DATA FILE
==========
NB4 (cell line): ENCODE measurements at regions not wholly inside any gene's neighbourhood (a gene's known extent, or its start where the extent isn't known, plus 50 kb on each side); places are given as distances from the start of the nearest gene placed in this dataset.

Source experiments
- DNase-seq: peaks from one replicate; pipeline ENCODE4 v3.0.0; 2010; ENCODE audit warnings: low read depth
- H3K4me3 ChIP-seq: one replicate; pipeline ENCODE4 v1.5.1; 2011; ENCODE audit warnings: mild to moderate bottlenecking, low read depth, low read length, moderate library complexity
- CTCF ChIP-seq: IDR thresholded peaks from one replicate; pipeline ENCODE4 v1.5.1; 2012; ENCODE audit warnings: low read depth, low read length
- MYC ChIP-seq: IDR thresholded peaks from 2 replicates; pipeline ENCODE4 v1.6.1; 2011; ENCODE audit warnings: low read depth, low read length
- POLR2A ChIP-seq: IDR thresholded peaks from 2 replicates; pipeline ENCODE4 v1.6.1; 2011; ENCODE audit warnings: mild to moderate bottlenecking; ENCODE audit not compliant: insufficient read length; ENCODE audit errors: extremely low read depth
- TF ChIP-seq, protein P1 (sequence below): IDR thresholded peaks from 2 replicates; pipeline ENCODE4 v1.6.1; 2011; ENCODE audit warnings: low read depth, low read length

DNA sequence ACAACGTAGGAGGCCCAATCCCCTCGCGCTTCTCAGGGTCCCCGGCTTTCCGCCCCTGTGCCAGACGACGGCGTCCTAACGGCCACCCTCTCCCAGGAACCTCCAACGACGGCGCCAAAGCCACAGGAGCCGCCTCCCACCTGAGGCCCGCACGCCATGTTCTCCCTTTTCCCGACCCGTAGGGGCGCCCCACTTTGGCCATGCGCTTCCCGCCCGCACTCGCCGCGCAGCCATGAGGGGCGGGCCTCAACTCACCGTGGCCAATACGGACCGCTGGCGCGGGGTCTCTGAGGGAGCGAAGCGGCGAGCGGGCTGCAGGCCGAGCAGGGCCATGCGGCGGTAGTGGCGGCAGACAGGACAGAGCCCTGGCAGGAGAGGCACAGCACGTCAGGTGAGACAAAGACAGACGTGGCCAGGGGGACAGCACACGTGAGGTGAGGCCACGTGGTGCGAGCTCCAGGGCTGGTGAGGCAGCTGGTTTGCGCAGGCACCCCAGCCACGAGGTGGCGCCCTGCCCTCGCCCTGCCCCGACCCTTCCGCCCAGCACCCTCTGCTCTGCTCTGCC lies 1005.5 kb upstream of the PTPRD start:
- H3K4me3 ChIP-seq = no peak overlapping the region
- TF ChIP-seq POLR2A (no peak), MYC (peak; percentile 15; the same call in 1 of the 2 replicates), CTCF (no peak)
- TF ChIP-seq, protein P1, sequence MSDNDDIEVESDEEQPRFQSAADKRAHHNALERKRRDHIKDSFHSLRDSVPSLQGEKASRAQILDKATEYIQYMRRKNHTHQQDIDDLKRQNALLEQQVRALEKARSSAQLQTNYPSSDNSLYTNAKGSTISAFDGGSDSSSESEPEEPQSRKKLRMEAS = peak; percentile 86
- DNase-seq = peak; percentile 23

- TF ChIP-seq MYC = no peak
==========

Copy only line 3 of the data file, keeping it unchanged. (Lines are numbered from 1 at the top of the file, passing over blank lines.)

- DNase-seq: peaks from one replicate; pipeline ENCODE4 v3.0.0; 2010; ENCODE audit warnings: low read depth